In the beginning was the Word, and the Word was with God, and the Word was God John 1:1
Today is the third day of Christmas and also the feast of our Patron Saint John the Divine. It was 29 years ago that I was ordained a Deacon by Bp. Clarence C Pope, of blessed memory.
The Gospel according to John is a most fascinating account of our Lord. There are several bits of commentary inserted into the text, as well as the presence of very deep theology.
An example of his commentary is well known to us, John 3:16. These are not the words of Jesus as some think, but of John.
One of the most complex commentaries found in his Gospel is the series of I AM statements.
One that I talked about on Christmas Eve was where he said I am the bread of life.
In John 6:35 we read; “Jesus said to them, “I am the bread of life; he who comes to Me will not hunger, and he who believes in Me will never thirst.”
As a baby he was lying in a manger, or a feeding trough, seemingly presenting himself as food.
The other one I spoke about was from John 8: “I am the light of the world.”
John 8:12 reads; “Then Jesus again spoke to them, saying, “I am the Light of the world; he who follows Me will not walk in the darkness, but will have the Light of life.”
There are five more, which I will address in another sermon.
What is the point of these statements? When Jesus used the words, I AM, he was equating himself with the Father.
In Exodus 3, we read; 13 Moses said to God, “Suppose I go to the Israelites and say to them, ‘The God of your fathers has sent me to you,’ and they ask me, ‘What is his name?’ Then what shall I tell them?” 14 God said to Moses, “I am who I am. This is what you are to say to the Israelites: ‘I am has sent me to you.’”
These statements reinforce the very first verse of this Gospel.
“In the beginning was the Word, and the Word was with God, and the Word was God.”
In his use of Word for Jesus, John begins with an eternal truth on which his entire Gospel is based.
In presenting Jesus to the Greek speaking world of Central Asia, John makes the case that Jesus is not some new being who just popped into the world to make outrageous claims to Kingship.
The Greeks respected ancient things. New things were not worth their trust. Christianity was not a new religion. It is the same religion as that of Abraham, Issac and Jacob. This must be true if Jesus was “In the Beginning.”
Eusebius of Caesarea, also known as Eusebius Pamphili, was a historian of Christianity, exegete, and Christian polemicist. He became the bishop of Caesarea Maritima about 314 AD. Together with Pamphilus, he was a scholar of the Biblical canon and is regarded as one of the most learned Christians of his time. His telling of the history of the Church emphasizes that Christ appeared several times in the Old Testament without being clearly named.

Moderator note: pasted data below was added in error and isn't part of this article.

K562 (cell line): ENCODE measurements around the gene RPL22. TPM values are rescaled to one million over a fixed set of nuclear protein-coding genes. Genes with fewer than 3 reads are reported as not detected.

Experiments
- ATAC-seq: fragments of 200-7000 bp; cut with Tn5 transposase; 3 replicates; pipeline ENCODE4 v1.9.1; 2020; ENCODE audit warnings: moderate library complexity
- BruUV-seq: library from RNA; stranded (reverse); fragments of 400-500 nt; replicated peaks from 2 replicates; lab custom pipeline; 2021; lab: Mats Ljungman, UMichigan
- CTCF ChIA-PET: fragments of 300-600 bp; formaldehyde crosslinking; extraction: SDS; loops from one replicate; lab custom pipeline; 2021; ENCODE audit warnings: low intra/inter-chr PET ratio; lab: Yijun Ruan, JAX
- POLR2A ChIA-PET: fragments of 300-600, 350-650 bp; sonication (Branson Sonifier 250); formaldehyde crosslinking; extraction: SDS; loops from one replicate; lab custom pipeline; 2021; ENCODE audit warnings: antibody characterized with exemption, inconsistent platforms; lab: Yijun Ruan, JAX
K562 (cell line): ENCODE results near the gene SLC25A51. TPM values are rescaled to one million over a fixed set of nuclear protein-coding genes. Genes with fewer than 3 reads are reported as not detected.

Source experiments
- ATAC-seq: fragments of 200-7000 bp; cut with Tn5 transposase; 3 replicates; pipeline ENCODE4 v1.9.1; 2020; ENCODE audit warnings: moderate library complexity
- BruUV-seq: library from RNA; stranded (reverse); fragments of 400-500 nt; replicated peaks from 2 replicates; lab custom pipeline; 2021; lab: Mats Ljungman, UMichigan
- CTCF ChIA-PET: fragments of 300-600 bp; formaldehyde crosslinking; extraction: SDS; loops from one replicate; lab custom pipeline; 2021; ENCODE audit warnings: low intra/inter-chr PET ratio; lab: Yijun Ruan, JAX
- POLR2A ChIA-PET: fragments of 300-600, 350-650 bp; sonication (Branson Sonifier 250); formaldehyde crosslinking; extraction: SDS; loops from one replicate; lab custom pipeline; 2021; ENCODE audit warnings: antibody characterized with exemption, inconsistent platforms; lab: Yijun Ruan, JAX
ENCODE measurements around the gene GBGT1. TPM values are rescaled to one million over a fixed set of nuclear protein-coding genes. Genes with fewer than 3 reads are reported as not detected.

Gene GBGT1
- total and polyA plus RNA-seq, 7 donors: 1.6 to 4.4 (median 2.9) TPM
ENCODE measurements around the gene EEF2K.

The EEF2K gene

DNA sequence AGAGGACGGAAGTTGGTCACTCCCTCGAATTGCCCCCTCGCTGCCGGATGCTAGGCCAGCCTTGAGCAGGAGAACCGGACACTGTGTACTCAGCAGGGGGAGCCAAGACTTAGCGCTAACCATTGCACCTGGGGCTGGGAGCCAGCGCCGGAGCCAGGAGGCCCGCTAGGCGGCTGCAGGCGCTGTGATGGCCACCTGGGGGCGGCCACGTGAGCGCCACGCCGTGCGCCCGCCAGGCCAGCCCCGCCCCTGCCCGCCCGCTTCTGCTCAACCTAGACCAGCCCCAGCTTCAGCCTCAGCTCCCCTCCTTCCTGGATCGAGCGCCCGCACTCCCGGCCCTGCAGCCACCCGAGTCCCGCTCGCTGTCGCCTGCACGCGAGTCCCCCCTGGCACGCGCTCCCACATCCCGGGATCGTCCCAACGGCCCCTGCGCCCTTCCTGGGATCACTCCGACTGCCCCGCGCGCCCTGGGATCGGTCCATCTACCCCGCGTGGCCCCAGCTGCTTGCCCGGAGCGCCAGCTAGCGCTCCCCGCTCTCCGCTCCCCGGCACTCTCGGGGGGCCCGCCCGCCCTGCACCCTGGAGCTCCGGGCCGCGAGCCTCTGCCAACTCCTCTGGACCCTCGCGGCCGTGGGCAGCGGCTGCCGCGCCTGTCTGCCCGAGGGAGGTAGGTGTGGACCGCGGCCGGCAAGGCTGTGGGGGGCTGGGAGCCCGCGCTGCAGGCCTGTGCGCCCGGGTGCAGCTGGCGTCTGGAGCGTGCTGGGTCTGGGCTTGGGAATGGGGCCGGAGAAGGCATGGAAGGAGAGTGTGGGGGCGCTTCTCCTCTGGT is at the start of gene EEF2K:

Our Lord Jesus is not only from the beginning, he evermore shall be. This is the hope of everlasting life for us. If he is, then we will be, too. It is this hope that sustains us in the face of plague and pandemic. We know our Lord is ultimately in control, and we need not worry about anything at all.
John ends his prologue with this: “No one has ever seen God. It is God the only Son, who is close to the Father’s heart, who has made him known.”
One thing we can count on is that Jesus is God. It may be easy for us to say now, but it was absolutely revolutionary in John’s day. He was the only one who escaped the persecutions with his life, and he took Saint Mary, the mother of our Lord with him to Ephesus.
He spent his time in exile on Patmos, and experienced the revelation of our Lord, and through his efforts beginning in Ephesus, the Good News was spread out across Asia.
The Good News continues to spread today, all over the world. It spreads because it the king of kings that gives people hope for the future. It liberates the human soul from slavery to sin.
It is the Light in the darkness that keeps us walking through the valley of the shadow of death. We need fear no evil, for his rod and his staff they comfort us. It is this hope that means we will live in the house of the Lord forever. Amen